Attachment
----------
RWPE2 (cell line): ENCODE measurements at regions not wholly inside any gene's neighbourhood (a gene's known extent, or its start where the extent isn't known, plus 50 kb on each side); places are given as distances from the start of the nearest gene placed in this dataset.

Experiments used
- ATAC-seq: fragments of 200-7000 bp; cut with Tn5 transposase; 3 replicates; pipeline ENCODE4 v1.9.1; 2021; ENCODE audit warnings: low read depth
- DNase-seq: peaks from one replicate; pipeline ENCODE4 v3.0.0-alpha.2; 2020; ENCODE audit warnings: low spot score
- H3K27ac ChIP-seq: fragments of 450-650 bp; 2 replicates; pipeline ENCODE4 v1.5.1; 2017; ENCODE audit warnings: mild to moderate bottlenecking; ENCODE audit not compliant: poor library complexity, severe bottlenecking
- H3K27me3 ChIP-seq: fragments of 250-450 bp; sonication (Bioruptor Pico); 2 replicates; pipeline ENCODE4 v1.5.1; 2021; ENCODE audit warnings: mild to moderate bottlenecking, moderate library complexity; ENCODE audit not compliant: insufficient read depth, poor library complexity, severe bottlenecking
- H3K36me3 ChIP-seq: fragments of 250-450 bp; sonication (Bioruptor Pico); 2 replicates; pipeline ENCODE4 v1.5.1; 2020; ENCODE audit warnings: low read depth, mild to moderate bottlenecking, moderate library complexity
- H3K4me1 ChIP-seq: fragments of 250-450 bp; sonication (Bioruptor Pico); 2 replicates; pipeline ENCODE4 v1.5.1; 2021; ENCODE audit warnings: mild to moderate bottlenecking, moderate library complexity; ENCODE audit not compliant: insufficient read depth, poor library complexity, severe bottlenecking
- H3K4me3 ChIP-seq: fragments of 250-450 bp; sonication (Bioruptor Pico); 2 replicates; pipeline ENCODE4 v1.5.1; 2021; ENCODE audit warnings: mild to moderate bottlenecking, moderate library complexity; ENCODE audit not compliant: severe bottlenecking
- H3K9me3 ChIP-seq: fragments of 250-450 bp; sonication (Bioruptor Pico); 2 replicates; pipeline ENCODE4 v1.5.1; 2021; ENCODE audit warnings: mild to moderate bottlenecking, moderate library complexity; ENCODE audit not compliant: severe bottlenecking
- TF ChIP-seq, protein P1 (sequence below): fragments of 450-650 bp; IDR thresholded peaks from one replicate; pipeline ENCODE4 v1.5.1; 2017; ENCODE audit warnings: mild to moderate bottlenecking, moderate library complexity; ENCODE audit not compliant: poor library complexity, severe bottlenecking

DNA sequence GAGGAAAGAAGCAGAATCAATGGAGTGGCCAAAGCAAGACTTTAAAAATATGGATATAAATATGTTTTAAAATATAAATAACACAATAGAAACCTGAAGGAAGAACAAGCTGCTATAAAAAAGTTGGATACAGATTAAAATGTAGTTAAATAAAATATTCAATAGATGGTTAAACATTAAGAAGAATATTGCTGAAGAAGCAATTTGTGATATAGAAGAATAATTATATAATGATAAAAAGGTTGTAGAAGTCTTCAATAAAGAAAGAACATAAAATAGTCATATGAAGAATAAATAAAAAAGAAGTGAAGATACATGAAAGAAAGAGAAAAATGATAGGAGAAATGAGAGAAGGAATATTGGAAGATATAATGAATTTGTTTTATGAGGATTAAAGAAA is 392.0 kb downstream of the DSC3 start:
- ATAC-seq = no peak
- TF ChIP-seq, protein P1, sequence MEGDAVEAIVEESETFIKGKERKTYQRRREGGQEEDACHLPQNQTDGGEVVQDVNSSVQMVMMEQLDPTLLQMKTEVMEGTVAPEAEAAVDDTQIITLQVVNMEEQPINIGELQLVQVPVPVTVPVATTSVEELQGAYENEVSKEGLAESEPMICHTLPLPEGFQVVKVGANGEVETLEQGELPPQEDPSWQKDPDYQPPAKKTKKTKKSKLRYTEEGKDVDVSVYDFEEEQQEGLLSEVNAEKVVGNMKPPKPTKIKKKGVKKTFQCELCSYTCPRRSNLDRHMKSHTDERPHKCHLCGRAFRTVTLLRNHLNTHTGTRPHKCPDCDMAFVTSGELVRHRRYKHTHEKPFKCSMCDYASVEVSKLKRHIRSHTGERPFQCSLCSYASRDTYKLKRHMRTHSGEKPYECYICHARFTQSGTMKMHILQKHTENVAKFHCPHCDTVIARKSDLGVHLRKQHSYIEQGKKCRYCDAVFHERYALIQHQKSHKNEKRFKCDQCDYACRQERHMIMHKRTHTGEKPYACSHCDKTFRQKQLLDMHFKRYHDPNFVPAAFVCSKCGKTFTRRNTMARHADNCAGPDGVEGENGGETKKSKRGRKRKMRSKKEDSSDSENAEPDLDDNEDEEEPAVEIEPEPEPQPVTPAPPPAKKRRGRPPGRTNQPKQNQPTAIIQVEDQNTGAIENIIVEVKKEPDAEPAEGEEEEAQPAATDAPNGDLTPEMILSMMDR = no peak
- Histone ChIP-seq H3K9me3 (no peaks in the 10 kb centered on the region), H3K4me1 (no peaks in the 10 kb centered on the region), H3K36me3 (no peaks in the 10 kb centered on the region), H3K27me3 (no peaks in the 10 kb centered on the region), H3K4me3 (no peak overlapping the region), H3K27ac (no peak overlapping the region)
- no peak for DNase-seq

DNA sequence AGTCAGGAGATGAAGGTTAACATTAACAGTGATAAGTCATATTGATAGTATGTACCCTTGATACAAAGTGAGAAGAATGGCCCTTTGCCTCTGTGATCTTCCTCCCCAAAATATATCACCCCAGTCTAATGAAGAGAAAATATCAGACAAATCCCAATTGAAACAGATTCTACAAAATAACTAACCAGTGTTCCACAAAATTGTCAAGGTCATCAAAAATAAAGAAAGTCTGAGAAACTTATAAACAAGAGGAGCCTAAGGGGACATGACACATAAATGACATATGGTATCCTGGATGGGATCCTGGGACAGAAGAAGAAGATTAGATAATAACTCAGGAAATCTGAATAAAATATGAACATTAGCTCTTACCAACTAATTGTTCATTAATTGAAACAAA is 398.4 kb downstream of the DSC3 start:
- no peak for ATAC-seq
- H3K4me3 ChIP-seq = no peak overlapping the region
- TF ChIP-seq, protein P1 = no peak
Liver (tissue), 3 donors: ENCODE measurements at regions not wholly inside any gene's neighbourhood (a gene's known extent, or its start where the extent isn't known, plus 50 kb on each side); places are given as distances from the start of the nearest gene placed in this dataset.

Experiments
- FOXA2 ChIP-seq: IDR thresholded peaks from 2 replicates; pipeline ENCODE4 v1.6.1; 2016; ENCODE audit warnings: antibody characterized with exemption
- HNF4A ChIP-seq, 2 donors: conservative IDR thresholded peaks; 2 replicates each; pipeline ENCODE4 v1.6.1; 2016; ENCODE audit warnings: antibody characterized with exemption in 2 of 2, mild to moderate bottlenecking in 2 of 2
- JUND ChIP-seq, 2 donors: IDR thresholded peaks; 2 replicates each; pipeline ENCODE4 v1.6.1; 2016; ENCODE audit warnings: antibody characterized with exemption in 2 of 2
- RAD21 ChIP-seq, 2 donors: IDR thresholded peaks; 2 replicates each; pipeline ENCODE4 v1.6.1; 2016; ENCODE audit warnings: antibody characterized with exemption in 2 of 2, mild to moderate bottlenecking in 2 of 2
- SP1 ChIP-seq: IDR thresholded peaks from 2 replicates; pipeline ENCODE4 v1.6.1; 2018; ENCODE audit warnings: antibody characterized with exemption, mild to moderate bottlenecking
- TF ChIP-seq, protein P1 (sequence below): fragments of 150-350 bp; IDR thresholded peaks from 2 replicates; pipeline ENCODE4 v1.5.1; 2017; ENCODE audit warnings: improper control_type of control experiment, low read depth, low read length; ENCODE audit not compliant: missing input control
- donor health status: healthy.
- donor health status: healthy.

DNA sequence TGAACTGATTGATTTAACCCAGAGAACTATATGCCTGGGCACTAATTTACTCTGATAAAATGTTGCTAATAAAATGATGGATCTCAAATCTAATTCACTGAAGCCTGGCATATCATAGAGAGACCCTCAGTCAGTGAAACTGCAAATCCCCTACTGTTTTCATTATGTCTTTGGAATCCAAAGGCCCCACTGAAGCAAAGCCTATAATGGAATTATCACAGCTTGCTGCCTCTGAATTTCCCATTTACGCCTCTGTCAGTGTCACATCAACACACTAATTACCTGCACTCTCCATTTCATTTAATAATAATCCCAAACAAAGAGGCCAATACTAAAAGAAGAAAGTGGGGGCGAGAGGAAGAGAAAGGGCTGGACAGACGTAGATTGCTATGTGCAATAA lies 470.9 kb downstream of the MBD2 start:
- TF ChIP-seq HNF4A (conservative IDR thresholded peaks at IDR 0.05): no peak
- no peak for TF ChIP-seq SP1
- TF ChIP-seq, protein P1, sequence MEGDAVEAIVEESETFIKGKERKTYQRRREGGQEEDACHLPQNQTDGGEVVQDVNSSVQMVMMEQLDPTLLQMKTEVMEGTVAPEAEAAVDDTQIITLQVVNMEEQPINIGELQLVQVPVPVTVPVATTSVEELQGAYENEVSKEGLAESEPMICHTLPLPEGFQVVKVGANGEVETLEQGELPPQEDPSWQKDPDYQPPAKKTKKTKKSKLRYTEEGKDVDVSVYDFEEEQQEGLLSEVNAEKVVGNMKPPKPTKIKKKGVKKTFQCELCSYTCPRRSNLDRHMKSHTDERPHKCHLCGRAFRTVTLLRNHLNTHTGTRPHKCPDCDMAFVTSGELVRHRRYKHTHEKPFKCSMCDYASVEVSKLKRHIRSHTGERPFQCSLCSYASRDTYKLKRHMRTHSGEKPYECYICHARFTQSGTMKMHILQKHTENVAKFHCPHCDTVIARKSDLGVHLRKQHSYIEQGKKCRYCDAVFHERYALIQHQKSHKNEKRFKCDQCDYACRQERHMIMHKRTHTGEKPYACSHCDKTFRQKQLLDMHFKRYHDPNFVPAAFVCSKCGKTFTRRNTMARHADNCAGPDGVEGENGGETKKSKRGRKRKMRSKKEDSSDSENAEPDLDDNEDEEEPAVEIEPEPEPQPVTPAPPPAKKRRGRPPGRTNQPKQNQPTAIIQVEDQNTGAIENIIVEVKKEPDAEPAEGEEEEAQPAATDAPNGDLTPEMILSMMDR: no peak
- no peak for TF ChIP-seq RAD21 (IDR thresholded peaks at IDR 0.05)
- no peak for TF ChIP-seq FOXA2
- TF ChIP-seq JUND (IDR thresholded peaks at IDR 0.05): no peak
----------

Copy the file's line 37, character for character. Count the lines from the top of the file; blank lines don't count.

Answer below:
- TF ChIP-seq JUND (IDR thresholded peaks at IDR 0.05): no peak